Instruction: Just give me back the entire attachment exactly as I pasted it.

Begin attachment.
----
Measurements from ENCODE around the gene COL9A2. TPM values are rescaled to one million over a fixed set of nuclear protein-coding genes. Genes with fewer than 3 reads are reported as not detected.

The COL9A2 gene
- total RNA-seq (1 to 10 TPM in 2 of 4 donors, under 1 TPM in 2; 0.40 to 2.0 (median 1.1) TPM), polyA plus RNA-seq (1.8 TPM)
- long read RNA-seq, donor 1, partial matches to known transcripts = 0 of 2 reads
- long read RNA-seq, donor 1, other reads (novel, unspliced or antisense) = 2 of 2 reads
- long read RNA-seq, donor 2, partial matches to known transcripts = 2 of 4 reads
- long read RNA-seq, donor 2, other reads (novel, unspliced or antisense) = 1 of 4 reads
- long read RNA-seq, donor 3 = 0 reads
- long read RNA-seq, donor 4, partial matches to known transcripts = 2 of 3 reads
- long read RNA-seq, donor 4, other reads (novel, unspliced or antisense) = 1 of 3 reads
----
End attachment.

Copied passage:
Measurements from ENCODE around the gene COL9A2. TPM values are rescaled to one million over a fixed set of nuclear protein-coding genes. Genes with fewer than 3 reads are reported as not detected.

The COL9A2 gene
- total RNA-seq (1 to 10 TPM in 2 of 4 donors, under 1 TPM in 2; 0.40 to 2.0 (median 1.1) TPM), polyA plus RNA-seq (1.8 TPM)
- long read RNA-seq, donor 1, partial matches to known transcripts = 0 of 2 reads
- long read RNA-seq, donor 1, other reads (novel, unspliced or antisense) = 2 of 2 reads
- long read RNA-seq, donor 2, partial matches to known transcripts = 2 of 4 reads
- long read RNA-seq, donor 2, other reads (novel, unspliced or antisense) = 1 of 4 reads
- long read RNA-seq, donor 3 = 0 reads
- long read RNA-seq, donor 4, partial matches to known transcripts = 2 of 3 reads
- long read RNA-seq, donor 4, other reads (novel, unspliced or antisense) = 1 of 3 reads